Editor-in-Chief Editorial: The Virginia Issue

The Editors-in-Chief call for the resignation of Gov. Ralph Northam (D) after racist photo surfaces.

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Editor-in-Chief Editorial: The Virginia Issue

Editor-in-Chief Editorial

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In the story of the United States, Virginia is the first page.

Virginia has long served as a model for the rest of the country: it birthed the first colony, it created the first successful economy and its founding fathers provided the framework for our democratic government.

Yet Virginia’s history is not written by its achievements; instead, it is written by a deeply rooted racism that began when the first African slaves were brought to Jamestown. And after nearly four centuries, Virginia continues to be plagued by its past.

Gov. Ralph Northam (D) seems to perfectly embody his state’s inescapable history of racism. The now-infamous picture of his yearbook page—where one man is wearing a KKK costume and the other is in blackface—has recently caused national outcry. Northam initially admitted to being in the photo without specifying which costume he was in. Later, he denied being in the photo at all.

Virginia must once again return to being an exemplar for other states, especially for those below the Mason-Dixon Line. This is why we, the four Editors-in-Chief, believe Northam has no choice but to resign. Virginia must serve as a leader in the progression towards racial equality. And Northam is anything but.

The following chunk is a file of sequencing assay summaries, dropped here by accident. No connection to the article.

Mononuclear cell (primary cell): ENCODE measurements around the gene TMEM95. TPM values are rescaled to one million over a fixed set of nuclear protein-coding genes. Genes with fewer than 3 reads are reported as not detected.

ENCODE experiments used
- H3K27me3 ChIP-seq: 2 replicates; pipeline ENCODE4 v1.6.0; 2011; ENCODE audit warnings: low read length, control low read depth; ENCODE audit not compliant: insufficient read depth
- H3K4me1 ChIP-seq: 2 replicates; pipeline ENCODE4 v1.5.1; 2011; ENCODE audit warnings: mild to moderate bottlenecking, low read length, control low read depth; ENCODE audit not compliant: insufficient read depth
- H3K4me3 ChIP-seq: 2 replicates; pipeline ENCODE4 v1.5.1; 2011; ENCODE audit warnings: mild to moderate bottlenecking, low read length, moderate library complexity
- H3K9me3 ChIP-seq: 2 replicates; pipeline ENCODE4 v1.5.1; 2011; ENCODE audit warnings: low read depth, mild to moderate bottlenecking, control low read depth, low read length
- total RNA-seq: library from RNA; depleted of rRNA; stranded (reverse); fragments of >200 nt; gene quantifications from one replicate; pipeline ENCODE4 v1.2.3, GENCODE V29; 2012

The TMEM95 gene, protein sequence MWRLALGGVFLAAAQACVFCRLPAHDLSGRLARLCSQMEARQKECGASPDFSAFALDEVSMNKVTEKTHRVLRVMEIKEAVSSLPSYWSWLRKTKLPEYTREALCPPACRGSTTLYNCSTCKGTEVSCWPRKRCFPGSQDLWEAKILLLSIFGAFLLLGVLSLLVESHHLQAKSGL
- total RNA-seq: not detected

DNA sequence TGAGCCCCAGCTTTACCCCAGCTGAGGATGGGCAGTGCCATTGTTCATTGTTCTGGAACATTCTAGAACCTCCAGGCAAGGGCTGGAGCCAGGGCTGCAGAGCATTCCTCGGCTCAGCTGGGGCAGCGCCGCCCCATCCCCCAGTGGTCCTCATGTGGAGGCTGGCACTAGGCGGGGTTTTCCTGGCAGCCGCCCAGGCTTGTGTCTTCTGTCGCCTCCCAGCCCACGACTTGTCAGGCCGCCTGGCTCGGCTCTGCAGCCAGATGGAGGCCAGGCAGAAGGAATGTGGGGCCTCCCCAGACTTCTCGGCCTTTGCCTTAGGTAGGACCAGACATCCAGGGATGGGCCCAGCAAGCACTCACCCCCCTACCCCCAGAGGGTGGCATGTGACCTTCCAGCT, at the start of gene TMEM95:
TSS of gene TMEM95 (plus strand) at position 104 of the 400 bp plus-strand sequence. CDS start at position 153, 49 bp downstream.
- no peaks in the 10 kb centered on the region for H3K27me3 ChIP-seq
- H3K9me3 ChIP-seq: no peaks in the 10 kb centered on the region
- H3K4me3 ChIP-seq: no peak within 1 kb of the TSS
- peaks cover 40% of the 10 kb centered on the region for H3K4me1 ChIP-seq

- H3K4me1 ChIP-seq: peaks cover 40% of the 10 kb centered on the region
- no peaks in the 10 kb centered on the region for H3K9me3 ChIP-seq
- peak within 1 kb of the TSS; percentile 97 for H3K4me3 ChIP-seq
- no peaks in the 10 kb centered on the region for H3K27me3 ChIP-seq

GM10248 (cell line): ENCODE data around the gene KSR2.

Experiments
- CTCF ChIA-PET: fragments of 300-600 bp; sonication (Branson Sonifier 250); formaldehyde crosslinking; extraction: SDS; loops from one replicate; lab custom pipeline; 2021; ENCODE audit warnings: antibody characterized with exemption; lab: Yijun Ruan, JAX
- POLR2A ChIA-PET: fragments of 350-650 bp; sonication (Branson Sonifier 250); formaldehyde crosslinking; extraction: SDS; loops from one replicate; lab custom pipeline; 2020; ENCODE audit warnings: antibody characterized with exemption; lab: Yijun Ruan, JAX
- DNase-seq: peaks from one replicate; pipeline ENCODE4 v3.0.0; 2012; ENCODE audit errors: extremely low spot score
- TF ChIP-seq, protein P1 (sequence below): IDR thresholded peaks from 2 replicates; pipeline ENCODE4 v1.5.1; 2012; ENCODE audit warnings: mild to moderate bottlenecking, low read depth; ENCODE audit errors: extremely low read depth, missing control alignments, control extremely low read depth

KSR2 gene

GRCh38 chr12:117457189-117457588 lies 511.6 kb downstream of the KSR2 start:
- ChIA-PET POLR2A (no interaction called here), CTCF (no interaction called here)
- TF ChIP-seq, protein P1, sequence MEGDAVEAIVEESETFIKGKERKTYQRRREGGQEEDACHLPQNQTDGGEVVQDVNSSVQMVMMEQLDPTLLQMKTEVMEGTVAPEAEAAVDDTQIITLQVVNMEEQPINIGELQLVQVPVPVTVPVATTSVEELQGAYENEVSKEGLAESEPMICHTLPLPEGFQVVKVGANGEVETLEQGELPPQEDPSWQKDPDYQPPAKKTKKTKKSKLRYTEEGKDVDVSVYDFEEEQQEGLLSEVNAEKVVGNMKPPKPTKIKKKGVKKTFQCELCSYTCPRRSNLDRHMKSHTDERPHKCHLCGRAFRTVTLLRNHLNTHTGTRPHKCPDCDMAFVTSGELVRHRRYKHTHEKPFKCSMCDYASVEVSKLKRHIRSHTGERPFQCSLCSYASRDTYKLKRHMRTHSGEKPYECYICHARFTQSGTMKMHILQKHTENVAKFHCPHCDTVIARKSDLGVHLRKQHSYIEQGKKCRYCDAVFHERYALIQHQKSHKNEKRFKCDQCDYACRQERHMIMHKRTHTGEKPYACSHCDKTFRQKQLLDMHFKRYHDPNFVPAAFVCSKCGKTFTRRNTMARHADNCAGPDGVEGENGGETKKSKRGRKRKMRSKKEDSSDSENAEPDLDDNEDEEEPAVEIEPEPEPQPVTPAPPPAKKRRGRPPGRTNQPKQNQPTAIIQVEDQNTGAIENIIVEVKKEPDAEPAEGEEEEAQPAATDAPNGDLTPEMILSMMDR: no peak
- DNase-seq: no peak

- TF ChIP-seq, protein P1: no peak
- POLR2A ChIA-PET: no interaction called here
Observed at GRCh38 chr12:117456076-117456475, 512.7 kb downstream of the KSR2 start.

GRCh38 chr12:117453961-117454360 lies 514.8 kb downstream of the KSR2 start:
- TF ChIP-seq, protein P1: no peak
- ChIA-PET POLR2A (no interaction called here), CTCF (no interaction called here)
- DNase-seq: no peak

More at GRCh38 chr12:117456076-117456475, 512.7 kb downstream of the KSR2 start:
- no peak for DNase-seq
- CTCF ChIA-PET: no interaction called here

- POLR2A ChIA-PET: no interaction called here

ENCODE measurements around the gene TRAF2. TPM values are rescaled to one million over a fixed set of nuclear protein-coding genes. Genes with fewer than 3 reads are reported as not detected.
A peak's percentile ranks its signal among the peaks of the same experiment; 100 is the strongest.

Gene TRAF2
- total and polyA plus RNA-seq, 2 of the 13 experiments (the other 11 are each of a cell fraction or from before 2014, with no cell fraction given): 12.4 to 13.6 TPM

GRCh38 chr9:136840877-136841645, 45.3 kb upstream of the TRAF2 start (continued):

There is no justifiable excuse for Northam’s action. When it occurred, he was not a child or even a teenager; he was a fully developed 25-year-old adult attending medical school. It was not the culture or a joke at the time; in 1984, the racist history behind both of those costumes was common knowledge. And despite Northam not identifying himself as the KKK member or the one in blackface, one costume is not less racist than the other—both are extremely odious and offensive.

For these reasons, the Editors-in-Chief also believe Attorney General Mark Herring (D) should resign. Herring admitted to applying blackface at a college party in 1980. And though no instances of blackface are alike, all should have the same consequence.

Northam’s lieutenant governor and next to take office, Justin Fairfax (D), is currently under a review for allegations of sexual assault. If these allegations prove true or result in an impeachment, then Fairfax’s resignation will also be expected.

If all three of these men resign, the Governor position will be turned over to William James Howell (R), a Republican who stands ideologically opposed to Northam.

However, there is no justification in wanting Northam or Herring to stay in order to maintain the Democratic Party’s political power. We as a state cannot prioritize party loyalty over morality. To do so would hinder progress, shaming everything Virginians and Democrats stand for.

The Democratic Party and its leaders must condemn and chastise purposeful acts of racism, and create an expected pattern of consequences for all politicians. Therefore, when the next representative—Republican or Democrat—enters a similar situation, there will be no question of the outcome. Representatives must serve as model citizens, and past bigotry has no place in government. Northam must recognize his mistake and act as an example for his predecessor.

Although we believe Northam’s political future has been sealed with his yearbook photo, we cannot dispel the possibility that people can change and grow as humans. Opinions are not permanent, even those which are prejudiced. And we must encourage the idea that people can widen their beliefs, in order to eradicate intolerance. Without this, there is no hope that we can better society.

Northam is no longer able to effectively serve as Governor. Representatives should have no history of racism or prejudice against a group of people. And luckily, there are enough politicians to maintain that belief. The governor position serves as a representation for the state of Virginia, and Northam can no longer represent our state.